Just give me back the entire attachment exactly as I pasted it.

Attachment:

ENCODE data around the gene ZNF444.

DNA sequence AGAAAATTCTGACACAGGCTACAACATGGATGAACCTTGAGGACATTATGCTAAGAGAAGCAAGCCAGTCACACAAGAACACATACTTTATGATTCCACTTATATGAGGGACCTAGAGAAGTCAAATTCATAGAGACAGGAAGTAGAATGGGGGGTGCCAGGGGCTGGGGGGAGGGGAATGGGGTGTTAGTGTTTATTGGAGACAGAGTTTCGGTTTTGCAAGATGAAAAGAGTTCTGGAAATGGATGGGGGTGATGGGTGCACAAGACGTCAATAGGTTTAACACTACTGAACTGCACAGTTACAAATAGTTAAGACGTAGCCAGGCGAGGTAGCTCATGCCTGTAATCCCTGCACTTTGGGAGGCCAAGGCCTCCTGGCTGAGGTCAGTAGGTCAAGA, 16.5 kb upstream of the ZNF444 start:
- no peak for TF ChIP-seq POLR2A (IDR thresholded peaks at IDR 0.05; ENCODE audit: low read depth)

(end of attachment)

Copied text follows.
ENCODE data around the gene ZNF444.

DNA sequence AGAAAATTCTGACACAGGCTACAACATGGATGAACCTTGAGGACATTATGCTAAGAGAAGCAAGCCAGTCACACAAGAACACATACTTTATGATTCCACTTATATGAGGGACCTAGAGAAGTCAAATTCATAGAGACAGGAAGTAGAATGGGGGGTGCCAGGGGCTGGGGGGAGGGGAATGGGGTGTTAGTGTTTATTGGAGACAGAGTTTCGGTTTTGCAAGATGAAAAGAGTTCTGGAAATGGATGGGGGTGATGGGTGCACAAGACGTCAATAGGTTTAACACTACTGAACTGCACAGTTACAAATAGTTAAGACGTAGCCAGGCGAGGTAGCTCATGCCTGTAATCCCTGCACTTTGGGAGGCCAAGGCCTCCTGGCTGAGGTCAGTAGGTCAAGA, 16.5 kb upstream of the ZNF444 start:
- no peak for TF ChIP-seq POLR2A (IDR thresholded peaks at IDR 0.05; ENCODE audit: low read depth)